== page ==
Attorney General William Barr weighed in on an immigration case on Tuesday, issuing a new ruling saying asylum seekers who are able to demonstrate a “credible fear” and progress to the step of obtaining court proceedings to remain in the U.S. are no longer eligible to be released on bond, forcing their detention through an often lengthy process, reports NBC News.
Barr’s ruling, which will go into effect in 90 days, states that a previous 2005 ruling allowing for asylum seekers to be released on bond while their case is being heard by an immigration judge was incorrect. That case determined that asylum seekers are eligible for bond if they are able to exhibit they have credible fear of persecution or danger if they leave the U.S.
“I conclude that such aliens remain ineligible for bond, whether they are arriving at the border or are apprehended in the United States,” Barr wrote.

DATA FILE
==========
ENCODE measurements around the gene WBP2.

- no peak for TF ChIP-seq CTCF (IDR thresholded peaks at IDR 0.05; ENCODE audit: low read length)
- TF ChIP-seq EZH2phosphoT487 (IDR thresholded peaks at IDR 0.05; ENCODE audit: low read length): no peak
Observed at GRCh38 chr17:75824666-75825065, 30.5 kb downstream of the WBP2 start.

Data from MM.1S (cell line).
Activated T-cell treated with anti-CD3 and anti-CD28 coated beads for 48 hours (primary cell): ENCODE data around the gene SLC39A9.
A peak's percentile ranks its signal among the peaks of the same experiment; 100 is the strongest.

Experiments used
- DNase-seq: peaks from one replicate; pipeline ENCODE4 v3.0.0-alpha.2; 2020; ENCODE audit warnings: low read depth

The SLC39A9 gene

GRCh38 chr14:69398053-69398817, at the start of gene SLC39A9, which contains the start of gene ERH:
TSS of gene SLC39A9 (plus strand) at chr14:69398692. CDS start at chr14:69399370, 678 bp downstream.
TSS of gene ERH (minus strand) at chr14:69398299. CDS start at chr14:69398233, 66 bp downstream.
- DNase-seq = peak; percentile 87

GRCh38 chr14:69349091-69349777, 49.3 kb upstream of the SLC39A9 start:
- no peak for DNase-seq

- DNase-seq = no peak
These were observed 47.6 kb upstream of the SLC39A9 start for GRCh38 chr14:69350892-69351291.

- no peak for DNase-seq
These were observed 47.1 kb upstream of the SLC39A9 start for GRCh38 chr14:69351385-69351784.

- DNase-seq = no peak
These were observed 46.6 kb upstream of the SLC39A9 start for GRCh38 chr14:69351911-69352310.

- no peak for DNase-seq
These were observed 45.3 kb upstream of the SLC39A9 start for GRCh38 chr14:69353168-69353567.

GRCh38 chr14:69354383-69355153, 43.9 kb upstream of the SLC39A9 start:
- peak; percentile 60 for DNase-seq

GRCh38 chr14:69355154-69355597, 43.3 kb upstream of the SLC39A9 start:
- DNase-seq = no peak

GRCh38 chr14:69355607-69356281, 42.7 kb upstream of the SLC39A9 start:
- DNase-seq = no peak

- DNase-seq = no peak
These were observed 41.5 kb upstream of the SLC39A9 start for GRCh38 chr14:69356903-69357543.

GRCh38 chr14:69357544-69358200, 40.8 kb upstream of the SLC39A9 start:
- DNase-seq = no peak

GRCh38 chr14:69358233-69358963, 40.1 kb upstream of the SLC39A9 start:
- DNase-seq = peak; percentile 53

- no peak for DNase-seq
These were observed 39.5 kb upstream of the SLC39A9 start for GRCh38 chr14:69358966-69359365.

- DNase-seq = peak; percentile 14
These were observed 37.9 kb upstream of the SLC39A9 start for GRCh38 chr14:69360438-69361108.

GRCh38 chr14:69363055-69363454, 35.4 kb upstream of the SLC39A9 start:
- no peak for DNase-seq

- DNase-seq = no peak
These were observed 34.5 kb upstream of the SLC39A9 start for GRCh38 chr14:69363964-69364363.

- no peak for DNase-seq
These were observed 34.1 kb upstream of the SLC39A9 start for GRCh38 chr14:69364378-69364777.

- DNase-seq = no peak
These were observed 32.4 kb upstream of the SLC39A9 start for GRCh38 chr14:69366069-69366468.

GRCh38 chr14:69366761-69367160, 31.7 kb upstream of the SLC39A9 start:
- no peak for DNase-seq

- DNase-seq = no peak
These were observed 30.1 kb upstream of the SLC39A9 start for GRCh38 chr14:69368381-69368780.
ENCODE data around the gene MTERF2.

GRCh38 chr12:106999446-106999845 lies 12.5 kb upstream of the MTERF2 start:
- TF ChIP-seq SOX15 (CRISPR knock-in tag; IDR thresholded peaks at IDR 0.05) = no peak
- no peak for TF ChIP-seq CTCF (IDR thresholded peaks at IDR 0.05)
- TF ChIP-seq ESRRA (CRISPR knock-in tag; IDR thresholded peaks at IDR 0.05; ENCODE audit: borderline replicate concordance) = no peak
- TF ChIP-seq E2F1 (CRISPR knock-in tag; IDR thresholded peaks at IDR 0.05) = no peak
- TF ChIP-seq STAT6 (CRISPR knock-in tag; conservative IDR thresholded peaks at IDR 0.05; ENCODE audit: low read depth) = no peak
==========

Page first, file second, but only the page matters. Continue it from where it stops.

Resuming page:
Barr’s new precedent means that thousands of asylum seekers who once would have been out on bond and living in the U.S. while awaiting a decision on their status will now be kept in detention centers, where the wait times are now climbing from months to a year.
“This ruling gives [Immigration and Customs Enforcement] the legal authority to detain all of these people indefinitely,” said Sarah Pierce, a policy analyst with the Migration Policy Institute, an immigration think tank. “That’s if they have the capacity. So I think the actual effect of this ruling will be severely limited by ICE”s capacity.”
As NBC notes, Barr’s decision “could be problematic for ICE, where space to hold detained immigrants is already extremely limited. Many private prison companies and state and local jails are awarded ICE contracts to hold surplus immigrants.”